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California judge says ride-hailing law Prop 22 is unconstitutional

Alameda County Superior Court Judge Frank Roesch ruled Friday that Proposition 22 is unconstitutional and can’t be enforced.

LOS ANGELES — A judge has struck down California’s ballot measure that exempted Uber and other companies from a state law requiring their drivers to be classified as employees eligible for benefits and job protections. 

Alameda County Superior Court Judge Frank Roesch ruled Friday that Proposition 22, which allowed the drivers to be classified as independent contractors, is unconstitutional and can’t be enforced.

Proposition 22 passed in November after Uber, Lyft and other app-based services spent $200 million in its favor, making it the most expensive ballot measure in state history. 

The ruling sets up a fight that could likely end up in California’s Supreme Court.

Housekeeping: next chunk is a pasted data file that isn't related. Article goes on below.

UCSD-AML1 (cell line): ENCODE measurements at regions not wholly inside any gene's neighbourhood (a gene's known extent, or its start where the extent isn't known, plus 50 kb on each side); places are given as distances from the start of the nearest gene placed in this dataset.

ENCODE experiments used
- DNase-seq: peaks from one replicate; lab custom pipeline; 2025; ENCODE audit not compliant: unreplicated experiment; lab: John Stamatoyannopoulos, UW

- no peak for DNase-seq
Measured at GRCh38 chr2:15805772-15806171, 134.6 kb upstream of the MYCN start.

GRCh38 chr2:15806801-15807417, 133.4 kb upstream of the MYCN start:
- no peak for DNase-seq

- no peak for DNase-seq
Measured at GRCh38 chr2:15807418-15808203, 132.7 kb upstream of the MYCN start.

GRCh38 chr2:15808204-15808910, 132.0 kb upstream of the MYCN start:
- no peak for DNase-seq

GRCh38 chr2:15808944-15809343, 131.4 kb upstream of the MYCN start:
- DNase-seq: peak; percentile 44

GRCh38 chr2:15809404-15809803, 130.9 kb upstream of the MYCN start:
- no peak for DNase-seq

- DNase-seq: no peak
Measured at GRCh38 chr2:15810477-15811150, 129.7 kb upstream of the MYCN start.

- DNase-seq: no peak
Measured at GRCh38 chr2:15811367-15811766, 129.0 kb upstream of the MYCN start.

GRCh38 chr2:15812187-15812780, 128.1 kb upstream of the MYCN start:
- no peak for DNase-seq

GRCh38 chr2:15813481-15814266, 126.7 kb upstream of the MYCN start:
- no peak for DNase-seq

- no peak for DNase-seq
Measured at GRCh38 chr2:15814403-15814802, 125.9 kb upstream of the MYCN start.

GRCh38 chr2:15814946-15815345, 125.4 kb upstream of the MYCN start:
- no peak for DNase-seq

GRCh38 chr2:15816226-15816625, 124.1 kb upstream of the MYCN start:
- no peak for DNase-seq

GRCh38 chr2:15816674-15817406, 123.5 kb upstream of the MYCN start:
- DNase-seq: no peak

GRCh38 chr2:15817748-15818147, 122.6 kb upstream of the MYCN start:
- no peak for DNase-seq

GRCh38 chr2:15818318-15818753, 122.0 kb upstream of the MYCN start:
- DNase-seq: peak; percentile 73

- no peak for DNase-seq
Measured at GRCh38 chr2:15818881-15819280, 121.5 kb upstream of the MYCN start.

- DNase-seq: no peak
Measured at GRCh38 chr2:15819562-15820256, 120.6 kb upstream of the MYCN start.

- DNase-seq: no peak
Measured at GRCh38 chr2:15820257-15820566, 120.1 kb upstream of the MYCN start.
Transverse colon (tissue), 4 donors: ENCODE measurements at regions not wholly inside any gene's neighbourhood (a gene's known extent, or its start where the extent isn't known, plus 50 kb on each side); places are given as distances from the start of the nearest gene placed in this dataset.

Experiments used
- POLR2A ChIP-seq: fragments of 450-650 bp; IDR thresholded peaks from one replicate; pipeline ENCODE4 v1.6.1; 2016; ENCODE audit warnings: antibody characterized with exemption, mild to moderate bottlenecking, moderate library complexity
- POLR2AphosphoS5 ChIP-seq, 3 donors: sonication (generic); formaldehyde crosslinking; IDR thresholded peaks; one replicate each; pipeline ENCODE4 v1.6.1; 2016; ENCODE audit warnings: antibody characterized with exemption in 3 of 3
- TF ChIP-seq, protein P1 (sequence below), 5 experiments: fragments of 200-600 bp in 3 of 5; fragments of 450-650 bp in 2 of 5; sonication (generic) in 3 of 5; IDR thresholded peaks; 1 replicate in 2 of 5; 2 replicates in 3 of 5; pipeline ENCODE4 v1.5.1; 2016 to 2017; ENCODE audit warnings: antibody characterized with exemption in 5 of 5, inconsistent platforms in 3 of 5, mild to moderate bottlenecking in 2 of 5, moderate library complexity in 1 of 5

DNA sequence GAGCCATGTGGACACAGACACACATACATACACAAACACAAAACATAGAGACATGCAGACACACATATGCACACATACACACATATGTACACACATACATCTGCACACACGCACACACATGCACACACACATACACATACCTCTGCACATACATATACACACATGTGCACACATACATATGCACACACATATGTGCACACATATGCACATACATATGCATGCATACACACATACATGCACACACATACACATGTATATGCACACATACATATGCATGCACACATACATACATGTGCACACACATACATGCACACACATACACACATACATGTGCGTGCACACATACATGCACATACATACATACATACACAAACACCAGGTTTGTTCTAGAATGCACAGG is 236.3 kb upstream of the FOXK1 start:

California Sen. Dave Cortese, (D-San Jose), who serves as chair of the California Senate Labor, Public Employment and Retirement Committee, issued the following statement on the judge’s ruling:

“Today is a win for workers. I’m proud to see the same argument made by myself and my colleague Assemblymember Kalra in our plea to the California Supreme Court be used in today’s ruling – that Proposition 22 would limit our ability as Legislators to provide workers the protections they are granted under the U.S. Constitution and the Constitution of the State of California. Thank you to all of the labor leaders who pushed to overturn this injustice.”

Read the full story from the Associated Press.

Read more from ABC10

WATCH ALSO: California Prop 22 explained: App-Based Drivers as Contractors, including Uber, Lyft & DoorDash